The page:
By Carmen Scruggs
Clinton County Sheriff’s Office helps ensure St. Johns residents’ safety and security by providing special protection and rescue services.
One of these services includes the Clinton Special Rescue Team. According to the office’s 2011 annual report, Clinton County law officials have expanded some safety programs, like the rescue team.
The team currently consists of 37 trained members that respond to calls such as suicides and missing people. In 2011, the team responded to five calls, one which included assisting the DeWitt City Police in finding a suicidal teen.
Admittance onto the rescue team requires extensive training. Before becoming an official team member, a person must go through an eight-hour rope awareness class, a 40 hour Search and Rescue Operations class, a 10-hour training with a canine group and a search management class.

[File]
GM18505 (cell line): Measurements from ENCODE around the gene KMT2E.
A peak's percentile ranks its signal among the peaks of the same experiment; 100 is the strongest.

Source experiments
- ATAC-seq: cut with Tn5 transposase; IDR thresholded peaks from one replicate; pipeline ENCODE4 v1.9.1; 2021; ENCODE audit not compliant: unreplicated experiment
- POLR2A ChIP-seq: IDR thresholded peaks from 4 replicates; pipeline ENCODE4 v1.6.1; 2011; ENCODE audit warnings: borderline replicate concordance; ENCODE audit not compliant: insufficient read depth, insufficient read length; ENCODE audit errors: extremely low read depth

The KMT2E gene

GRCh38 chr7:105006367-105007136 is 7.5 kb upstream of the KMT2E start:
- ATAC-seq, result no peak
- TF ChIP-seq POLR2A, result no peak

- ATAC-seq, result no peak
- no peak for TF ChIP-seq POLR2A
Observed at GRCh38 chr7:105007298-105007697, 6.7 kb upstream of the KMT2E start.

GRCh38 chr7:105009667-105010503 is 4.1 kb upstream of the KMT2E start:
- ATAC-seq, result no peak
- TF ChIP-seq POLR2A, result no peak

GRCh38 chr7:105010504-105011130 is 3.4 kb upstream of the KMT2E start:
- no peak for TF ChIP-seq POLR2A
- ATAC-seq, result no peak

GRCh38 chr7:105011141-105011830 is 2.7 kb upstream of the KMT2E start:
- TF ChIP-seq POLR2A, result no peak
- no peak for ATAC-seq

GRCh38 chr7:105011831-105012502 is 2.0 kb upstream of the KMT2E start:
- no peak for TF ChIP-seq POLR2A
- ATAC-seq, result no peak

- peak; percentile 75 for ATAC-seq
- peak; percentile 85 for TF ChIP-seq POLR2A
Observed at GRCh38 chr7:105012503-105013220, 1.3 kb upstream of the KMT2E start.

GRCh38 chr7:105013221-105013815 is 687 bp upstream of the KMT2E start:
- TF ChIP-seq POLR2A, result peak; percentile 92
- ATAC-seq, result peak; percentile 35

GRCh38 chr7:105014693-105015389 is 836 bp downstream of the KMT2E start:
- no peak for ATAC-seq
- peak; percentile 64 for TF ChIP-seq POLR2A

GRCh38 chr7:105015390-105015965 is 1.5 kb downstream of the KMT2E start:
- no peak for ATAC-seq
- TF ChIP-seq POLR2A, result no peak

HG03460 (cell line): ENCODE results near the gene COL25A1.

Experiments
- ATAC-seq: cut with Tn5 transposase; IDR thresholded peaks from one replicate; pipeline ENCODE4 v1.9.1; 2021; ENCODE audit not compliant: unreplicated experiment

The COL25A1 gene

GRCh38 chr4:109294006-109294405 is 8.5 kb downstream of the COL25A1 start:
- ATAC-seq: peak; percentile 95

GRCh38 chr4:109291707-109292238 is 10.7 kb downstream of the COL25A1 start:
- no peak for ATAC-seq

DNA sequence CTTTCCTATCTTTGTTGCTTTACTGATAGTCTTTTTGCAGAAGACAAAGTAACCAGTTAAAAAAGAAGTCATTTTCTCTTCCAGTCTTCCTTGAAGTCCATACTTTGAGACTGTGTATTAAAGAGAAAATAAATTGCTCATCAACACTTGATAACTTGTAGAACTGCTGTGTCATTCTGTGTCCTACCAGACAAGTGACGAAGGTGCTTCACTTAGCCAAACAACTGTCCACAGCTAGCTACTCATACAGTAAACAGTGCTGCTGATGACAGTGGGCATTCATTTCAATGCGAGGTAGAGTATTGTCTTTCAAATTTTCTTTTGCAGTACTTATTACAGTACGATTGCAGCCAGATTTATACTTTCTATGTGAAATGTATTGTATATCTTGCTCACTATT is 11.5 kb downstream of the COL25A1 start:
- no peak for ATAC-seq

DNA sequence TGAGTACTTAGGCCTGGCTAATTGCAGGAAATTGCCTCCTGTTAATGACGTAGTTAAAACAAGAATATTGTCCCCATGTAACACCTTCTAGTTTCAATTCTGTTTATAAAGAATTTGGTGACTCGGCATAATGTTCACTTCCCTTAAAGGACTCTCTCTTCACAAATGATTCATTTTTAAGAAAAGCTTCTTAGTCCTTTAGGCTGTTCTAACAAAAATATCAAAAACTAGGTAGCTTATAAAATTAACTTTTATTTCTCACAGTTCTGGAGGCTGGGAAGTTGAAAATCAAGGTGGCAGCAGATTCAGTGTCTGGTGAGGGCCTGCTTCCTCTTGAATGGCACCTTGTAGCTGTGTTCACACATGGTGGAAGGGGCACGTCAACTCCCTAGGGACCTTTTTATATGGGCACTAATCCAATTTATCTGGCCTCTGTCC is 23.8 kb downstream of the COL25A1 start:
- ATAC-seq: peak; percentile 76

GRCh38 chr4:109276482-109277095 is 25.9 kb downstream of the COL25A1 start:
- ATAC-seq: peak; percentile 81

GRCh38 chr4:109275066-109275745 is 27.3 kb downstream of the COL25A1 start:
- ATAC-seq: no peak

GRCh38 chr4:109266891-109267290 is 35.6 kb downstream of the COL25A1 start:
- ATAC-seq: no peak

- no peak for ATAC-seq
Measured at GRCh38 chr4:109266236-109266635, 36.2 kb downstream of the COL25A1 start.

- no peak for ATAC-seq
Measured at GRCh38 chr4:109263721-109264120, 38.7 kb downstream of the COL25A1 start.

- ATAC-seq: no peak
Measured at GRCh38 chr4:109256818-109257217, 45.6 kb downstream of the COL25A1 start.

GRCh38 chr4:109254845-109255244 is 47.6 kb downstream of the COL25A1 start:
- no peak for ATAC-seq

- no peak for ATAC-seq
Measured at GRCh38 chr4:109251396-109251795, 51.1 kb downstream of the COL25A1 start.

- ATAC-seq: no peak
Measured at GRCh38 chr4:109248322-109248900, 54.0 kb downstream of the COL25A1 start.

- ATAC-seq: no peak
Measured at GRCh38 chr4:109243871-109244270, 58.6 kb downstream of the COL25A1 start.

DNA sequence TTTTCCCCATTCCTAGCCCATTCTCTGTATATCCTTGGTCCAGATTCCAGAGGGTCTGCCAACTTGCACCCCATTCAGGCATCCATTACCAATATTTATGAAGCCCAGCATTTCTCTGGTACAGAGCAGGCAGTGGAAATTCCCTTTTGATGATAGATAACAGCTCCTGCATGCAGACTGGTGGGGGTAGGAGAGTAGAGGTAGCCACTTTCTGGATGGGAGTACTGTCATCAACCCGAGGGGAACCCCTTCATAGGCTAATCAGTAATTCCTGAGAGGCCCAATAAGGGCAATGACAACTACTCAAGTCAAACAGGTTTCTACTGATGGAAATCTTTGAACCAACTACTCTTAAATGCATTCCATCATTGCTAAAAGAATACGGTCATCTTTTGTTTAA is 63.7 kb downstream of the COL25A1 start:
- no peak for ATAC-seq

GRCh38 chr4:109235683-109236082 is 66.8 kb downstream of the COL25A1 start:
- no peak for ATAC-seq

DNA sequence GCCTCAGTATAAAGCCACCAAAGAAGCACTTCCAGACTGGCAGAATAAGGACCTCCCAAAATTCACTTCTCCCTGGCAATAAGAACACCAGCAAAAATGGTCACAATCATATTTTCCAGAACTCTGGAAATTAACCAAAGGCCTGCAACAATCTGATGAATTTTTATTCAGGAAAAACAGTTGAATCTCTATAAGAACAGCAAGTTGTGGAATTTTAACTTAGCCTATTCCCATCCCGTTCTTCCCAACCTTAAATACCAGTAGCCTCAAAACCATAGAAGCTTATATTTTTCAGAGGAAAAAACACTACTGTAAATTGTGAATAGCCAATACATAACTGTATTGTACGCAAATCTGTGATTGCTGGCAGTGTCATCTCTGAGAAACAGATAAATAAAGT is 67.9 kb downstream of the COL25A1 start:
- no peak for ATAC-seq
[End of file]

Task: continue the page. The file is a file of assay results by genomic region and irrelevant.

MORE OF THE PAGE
Some expansions in background education for 2012 include additional exercises with a canine group unit and training members in National Incident Management System courses.
Training is not solely limited to land search and rescue, however. Water and ice training, confined space rescue and underwater rescue are all a part of rescue missions and coaching.
Team training for water and ice rescue includes 10 hours of ice rescue training and eight hours of surface rescue training, which is conducted in Motz Park. The objectives for 2012 include additional surface water and ice rescue training.
Increased training and participation has been especially beneficial for the underwater rescue and recovery unit. The team trains 10 hours each month and responded to eight evidence dives, four body recoveries, two vehicle recoveries and three rescues.